My search for temporary work (to see me through this awkward period before the inevitable call arrives from Leonard Cohen asking me to become his Acting Second Assistant Metaphor Polisher) has seen my books career return eerily, but far from unpleasantly to its beginnings. From November, I will be one of a crack squad of literature relocation executives skilfully surfing the Christmas tides in The Bookshop in Welwyn Garden City.
I remember, as if it were only 21 years ago (which, spookily, it is) how my very first few minutes of acting on a professional basis in a bookshop made me feel as if a friendly Work Sprite had tapped me on the shoulder and said 'About time, too; we wondered where the heck you'd got to'. This first berth was in a now demised independent bookshop called Pemberton's, in Bedford, at a time when the most astonishing technical reading revolution was the Magic Eye effect and when microfiche and memory were as important as computers to running a good bookshop. My manager and I used to - after an especially busy period - squint ferociously at the Fiction section and, lapsing into a profound, trance-like state, begin reciting the titles that had been purchased as if we were media (i.e. more than one medium) (does that make a Large?).
Less callow blog followers will also be aware that in this era we were all bound by the Net Book Agreement, which forbade the selling of books below the rrp. Remarkably, the NBA held legal sway in this country (as it did and does in many others) until those devious imps at Amazon built a time machine out of odd parts of Slough and travelled back to unravel the Agreement so that Amazon could be invented. You've got to hand it to them. The bookshop was one of many that could not survive the encroachment of extreme discounting, during which (I kid you not) some booksellers could profit from buying their stock from supermarkets and reselling it in their bookshops.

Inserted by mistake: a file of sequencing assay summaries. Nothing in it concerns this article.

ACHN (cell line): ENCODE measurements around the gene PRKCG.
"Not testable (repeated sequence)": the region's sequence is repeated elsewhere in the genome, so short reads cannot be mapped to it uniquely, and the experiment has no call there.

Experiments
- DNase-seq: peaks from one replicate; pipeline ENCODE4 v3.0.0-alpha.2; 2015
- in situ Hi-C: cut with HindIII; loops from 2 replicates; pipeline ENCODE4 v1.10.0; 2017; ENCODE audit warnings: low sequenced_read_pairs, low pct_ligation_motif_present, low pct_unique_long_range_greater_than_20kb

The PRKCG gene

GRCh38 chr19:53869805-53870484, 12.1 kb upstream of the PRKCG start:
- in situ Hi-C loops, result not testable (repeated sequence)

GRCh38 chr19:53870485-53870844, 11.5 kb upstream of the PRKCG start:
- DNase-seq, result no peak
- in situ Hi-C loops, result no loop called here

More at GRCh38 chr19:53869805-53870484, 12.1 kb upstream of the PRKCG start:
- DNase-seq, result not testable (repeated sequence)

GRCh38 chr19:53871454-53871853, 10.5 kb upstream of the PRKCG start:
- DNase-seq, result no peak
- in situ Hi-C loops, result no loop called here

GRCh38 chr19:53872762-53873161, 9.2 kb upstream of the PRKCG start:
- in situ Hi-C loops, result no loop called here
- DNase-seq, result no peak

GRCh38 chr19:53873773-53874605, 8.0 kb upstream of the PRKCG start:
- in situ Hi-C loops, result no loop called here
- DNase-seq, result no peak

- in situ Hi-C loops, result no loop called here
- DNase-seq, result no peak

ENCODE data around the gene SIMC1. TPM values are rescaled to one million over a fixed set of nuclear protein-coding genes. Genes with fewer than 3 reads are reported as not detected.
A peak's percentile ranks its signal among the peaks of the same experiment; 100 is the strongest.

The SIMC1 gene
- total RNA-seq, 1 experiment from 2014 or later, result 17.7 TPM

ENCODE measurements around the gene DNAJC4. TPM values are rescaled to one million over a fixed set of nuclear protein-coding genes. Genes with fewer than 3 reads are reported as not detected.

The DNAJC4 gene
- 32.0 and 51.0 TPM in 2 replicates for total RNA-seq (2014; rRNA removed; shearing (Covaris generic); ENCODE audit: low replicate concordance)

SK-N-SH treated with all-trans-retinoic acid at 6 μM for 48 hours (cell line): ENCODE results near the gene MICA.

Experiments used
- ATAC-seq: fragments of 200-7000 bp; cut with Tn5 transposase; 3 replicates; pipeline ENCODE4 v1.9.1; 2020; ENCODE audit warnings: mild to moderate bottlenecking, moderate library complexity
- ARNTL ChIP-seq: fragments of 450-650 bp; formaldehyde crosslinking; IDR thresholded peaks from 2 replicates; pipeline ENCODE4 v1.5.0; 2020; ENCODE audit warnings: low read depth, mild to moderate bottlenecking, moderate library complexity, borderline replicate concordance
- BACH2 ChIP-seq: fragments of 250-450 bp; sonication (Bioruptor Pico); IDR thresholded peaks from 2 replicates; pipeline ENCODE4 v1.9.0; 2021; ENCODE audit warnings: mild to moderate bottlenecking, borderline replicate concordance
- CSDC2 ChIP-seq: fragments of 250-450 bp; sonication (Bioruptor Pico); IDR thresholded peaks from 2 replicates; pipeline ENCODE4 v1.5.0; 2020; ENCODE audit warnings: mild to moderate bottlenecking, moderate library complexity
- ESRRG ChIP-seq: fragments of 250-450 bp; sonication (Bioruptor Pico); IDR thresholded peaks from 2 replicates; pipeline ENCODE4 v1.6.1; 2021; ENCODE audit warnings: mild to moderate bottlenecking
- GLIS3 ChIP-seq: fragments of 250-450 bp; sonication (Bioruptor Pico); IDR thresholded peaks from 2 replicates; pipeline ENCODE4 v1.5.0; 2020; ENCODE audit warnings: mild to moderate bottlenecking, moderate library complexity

And then there was elusive Sex, specifically Madonna's book of that name, which had a print run of about three and a half copies, in order to ensure that it would be sought after. I never saw a copy, but once stroked a dog whose owner had a brother, an aunt of whom once knew someone who did.
Anyhoo - if you're a few postcodes away from WGC (even if you're not, the fascinating history of our second Garden City, and its many scenic attractions, warrant a visit), do pop in and ask me to recommend a Kurt Vonnegut novel.